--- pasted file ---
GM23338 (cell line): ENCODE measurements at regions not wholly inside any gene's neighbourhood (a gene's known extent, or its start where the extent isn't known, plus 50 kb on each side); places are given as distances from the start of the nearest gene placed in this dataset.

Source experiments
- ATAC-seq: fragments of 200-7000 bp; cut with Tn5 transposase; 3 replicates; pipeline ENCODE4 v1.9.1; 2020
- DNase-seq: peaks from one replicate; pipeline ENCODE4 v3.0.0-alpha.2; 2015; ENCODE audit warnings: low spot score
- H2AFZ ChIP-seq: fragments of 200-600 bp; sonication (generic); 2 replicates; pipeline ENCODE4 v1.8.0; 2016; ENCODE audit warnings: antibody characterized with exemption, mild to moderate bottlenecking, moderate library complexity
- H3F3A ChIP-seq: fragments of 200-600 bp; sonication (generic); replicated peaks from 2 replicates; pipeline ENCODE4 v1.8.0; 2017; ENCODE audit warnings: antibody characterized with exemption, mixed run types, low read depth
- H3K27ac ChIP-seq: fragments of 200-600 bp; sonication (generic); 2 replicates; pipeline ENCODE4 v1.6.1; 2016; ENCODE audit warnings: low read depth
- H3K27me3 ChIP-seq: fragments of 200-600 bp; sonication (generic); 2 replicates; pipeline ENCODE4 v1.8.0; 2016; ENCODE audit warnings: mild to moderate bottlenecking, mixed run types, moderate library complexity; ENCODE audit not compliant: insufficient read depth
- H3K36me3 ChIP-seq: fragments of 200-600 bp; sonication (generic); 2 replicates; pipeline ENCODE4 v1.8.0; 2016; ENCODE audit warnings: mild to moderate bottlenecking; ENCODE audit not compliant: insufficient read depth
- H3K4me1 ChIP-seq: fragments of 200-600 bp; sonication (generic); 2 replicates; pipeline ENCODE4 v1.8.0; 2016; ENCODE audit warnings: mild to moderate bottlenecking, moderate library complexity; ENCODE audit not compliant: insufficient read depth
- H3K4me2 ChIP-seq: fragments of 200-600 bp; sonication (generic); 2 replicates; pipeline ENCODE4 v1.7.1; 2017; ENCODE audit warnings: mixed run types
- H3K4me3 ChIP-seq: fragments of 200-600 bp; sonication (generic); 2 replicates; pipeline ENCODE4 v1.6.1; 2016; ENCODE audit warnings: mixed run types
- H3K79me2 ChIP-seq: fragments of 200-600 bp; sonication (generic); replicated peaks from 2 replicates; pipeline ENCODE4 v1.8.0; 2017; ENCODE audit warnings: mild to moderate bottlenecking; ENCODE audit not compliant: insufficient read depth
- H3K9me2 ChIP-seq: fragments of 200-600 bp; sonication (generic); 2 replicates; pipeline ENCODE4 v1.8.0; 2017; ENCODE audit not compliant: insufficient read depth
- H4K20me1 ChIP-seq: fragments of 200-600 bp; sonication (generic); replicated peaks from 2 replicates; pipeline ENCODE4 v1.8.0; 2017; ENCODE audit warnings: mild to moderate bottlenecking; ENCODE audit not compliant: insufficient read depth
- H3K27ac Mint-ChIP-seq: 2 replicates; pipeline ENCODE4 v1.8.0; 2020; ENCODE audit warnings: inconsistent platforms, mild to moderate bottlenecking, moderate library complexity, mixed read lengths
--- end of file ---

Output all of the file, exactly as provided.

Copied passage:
GM23338 (cell line): ENCODE measurements at regions not wholly inside any gene's neighbourhood (a gene's known extent, or its start where the extent isn't known, plus 50 kb on each side); places are given as distances from the start of the nearest gene placed in this dataset.

Source experiments
- ATAC-seq: fragments of 200-7000 bp; cut with Tn5 transposase; 3 replicates; pipeline ENCODE4 v1.9.1; 2020
- DNase-seq: peaks from one replicate; pipeline ENCODE4 v3.0.0-alpha.2; 2015; ENCODE audit warnings: low spot score
- H2AFZ ChIP-seq: fragments of 200-600 bp; sonication (generic); 2 replicates; pipeline ENCODE4 v1.8.0; 2016; ENCODE audit warnings: antibody characterized with exemption, mild to moderate bottlenecking, moderate library complexity
- H3F3A ChIP-seq: fragments of 200-600 bp; sonication (generic); replicated peaks from 2 replicates; pipeline ENCODE4 v1.8.0; 2017; ENCODE audit warnings: antibody characterized with exemption, mixed run types, low read depth
- H3K27ac ChIP-seq: fragments of 200-600 bp; sonication (generic); 2 replicates; pipeline ENCODE4 v1.6.1; 2016; ENCODE audit warnings: low read depth
- H3K27me3 ChIP-seq: fragments of 200-600 bp; sonication (generic); 2 replicates; pipeline ENCODE4 v1.8.0; 2016; ENCODE audit warnings: mild to moderate bottlenecking, mixed run types, moderate library complexity; ENCODE audit not compliant: insufficient read depth
- H3K36me3 ChIP-seq: fragments of 200-600 bp; sonication (generic); 2 replicates; pipeline ENCODE4 v1.8.0; 2016; ENCODE audit warnings: mild to moderate bottlenecking; ENCODE audit not compliant: insufficient read depth
- H3K4me1 ChIP-seq: fragments of 200-600 bp; sonication (generic); 2 replicates; pipeline ENCODE4 v1.8.0; 2016; ENCODE audit warnings: mild to moderate bottlenecking, moderate library complexity; ENCODE audit not compliant: insufficient read depth
- H3K4me2 ChIP-seq: fragments of 200-600 bp; sonication (generic); 2 replicates; pipeline ENCODE4 v1.7.1; 2017; ENCODE audit warnings: mixed run types
- H3K4me3 ChIP-seq: fragments of 200-600 bp; sonication (generic); 2 replicates; pipeline ENCODE4 v1.6.1; 2016; ENCODE audit warnings: mixed run types
- H3K79me2 ChIP-seq: fragments of 200-600 bp; sonication (generic); replicated peaks from 2 replicates; pipeline ENCODE4 v1.8.0; 2017; ENCODE audit warnings: mild to moderate bottlenecking; ENCODE audit not compliant: insufficient read depth
- H3K9me2 ChIP-seq: fragments of 200-600 bp; sonication (generic); 2 replicates; pipeline ENCODE4 v1.8.0; 2017; ENCODE audit not compliant: insufficient read depth
- H4K20me1 ChIP-seq: fragments of 200-600 bp; sonication (generic); replicated peaks from 2 replicates; pipeline ENCODE4 v1.8.0; 2017; ENCODE audit warnings: mild to moderate bottlenecking; ENCODE audit not compliant: insufficient read depth
- H3K27ac Mint-ChIP-seq: 2 replicates; pipeline ENCODE4 v1.8.0; 2020; ENCODE audit warnings: inconsistent platforms, mild to moderate bottlenecking, moderate library complexity, mixed read lengths